In 1953, Booty Edwards from Kuala Lumpur wanted to expand its business influence in Brunei.  Dad and his boss, Mr. Bailey were the only two from the company that were transported to live under one roof in Bandar.  Soon, Qing Hao Wong, a young engineer who just graduated from Hong Kong University, applied for and accepted the new position with Booty Edwards.   Dad remembers this site-engineer had to walk under the hot tropical sun to work.  He suggested to Mr. Bailey that the company should buy or give Qing Hao B$10 for a bicycle.  That was good for both.

2 QingHao sits in the middle
In 1954, mom and 3 children spent seven days in the sea on a Singapore cargo ship to arrive in Brunei.  On the day we arrived, Dad was working overtime and still in the office.  Qing Hao came into the office; learned of the situation; and immediately, volunteered to greet us in the pier.  Later, Mom complained: “how could you just have a young man to help me with all the luggage. Luckily, he was superb”
She would not have known how to manage the situation with us around. At that time, the youngest of us, Chuan Yee was only 40-days old.  Travelers were on their own getting in and out of the ships. 
Qing Hao wanted Dad to practice and speak English with him. “Talk to me in English. I will teach you what I know.” He helped Dad to master the English terms of their trade. Bailey commented to dad one day, “Why you two speak in English?” After he helped to select a West Germany surveying instrument, Qing Hao gave dad a survey book and taught Dad the surveying technique.
One day, Qing Hao asked Dad out for a walk after dinner and asked if he had any savings:
“I have 11 people to feed and I send money back to China. I have no money left.”
“You are like a tree; you have to build the foundation. If something happens, your children will fall like leaves. They will have to clean the road then.” He advised dad to save at least 10% of his wage.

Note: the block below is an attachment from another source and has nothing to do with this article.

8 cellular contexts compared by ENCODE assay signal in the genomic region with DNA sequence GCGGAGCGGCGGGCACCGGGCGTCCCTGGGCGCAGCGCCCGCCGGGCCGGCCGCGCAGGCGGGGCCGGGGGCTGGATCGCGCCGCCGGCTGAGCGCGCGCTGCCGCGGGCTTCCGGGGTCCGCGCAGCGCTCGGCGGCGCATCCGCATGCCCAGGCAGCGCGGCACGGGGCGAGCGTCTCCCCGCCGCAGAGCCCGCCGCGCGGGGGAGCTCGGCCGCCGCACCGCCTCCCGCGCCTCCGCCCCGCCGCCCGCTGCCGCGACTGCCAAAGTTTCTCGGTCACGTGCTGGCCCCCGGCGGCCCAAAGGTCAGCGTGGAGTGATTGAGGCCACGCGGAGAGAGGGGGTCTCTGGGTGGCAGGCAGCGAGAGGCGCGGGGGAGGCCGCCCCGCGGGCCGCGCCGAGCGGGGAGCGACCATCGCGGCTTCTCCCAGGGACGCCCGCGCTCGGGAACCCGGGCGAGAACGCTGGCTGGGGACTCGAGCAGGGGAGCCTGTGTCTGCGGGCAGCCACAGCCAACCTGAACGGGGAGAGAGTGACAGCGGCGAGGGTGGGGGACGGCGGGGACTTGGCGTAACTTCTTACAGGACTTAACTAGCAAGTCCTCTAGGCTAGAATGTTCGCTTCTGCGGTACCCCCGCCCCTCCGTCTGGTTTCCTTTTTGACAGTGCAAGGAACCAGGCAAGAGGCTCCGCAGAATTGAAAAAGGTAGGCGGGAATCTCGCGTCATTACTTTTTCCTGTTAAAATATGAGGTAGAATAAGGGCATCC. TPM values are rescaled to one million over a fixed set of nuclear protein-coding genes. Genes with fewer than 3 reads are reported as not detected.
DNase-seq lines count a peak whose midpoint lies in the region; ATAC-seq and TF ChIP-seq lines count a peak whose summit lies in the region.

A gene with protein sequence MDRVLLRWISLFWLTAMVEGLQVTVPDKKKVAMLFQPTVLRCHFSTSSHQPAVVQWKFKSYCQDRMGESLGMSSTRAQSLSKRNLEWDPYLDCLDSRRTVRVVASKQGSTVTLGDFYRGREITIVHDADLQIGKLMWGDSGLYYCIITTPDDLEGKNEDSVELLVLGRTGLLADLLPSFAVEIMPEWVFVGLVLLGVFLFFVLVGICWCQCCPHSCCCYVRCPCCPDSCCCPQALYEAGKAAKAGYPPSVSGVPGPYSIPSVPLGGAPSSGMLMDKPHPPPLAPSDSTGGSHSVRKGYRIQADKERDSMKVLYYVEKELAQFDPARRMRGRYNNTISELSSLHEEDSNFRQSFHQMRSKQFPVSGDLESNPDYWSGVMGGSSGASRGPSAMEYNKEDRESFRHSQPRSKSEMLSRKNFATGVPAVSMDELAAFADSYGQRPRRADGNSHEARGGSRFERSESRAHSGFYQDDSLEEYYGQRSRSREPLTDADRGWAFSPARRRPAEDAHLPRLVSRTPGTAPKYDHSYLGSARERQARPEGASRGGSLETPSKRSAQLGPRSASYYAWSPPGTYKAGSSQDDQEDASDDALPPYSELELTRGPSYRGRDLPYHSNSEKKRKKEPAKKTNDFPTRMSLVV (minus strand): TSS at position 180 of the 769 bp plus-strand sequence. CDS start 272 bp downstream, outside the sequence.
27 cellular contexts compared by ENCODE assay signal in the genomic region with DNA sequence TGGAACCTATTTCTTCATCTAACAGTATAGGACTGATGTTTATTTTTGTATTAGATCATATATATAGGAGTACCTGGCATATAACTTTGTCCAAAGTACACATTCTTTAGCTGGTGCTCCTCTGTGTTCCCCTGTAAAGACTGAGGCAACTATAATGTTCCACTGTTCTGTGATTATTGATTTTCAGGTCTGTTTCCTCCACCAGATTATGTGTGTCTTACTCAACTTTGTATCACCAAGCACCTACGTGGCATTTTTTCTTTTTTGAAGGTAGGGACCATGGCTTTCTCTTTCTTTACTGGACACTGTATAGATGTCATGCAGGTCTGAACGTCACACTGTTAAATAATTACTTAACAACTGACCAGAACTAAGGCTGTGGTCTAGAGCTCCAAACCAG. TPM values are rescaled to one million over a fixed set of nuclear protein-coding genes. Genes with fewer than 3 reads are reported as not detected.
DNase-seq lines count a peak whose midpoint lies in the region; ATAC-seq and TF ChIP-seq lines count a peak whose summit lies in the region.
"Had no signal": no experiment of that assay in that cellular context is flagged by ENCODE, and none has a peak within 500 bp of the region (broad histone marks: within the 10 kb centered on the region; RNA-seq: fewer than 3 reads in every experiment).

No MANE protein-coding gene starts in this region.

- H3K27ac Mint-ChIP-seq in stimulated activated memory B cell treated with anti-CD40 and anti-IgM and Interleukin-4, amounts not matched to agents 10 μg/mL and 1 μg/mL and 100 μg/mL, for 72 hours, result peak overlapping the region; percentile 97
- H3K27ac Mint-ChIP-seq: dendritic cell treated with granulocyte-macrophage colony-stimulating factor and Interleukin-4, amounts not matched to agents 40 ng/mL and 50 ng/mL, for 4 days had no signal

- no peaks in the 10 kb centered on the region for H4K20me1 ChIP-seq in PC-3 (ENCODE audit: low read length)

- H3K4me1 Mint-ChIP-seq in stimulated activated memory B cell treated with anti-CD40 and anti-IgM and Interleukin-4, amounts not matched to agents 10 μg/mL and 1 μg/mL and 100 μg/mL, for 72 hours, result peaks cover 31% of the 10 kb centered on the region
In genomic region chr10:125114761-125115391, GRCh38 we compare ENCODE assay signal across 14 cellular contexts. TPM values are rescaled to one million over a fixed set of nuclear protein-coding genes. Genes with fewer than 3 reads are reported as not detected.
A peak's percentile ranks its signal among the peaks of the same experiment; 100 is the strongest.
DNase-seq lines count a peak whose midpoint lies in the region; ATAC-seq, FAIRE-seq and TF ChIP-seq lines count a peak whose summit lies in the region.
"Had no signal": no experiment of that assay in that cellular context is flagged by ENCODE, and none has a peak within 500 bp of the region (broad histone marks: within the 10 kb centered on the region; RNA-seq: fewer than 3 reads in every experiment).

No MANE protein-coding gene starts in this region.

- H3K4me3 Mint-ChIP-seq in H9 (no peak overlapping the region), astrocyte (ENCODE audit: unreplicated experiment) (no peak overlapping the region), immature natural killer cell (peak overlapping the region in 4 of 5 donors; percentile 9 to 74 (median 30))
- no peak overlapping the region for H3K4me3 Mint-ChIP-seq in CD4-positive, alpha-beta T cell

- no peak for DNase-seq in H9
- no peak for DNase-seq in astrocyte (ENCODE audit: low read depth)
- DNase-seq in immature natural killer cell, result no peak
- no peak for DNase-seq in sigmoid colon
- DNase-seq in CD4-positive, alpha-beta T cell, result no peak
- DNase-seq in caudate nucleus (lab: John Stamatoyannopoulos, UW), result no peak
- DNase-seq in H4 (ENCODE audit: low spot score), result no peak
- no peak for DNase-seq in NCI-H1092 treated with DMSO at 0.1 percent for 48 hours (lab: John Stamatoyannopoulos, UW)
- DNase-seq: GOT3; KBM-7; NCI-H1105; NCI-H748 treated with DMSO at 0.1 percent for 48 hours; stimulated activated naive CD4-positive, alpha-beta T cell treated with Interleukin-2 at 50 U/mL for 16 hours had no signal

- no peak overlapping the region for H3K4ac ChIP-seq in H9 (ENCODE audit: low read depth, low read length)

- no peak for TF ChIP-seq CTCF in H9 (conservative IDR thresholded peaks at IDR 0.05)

“so, I take extra job. Like this 5 story hotel and make $1000 /month” A university graduate engineer was paid highly around $500 then.
Before he left for vacation to Ipoh, Malaysia to visit his parents, Qing Hao told Dad that he wanted to buy two bungalows in Serangoon, Singapore with the money he saved. “One is for you and you may pay me back in the future.”  At that time, Qing Hao made $700 and put around $550-$600 each month in his savings.  With further support from his parents, he believed he could afford the down payment. Although the plan never materialized due to a sudden sharp inflation of real estate prices, Dad vividly remembers this spontaneous and extremely generous offer.
Soon after, Qingao went to England to advance his studies and, unfortunately died suddenly from a ruptured appendicitis. I remember Dad was very upset, and later named his daughter, Nin Hao, after him. Although they worked for less than five years together, Dad regards Qing Hao as one of his best friends.  He has a lasting impact on our family. 
In Brunei back in 1955: a bicycle cost B$10; a down payment for a Singapore bungalow cost S$8,000; but, friendship and trust were priceless.
 Life is not how long one lived; it is how much impart one left behind.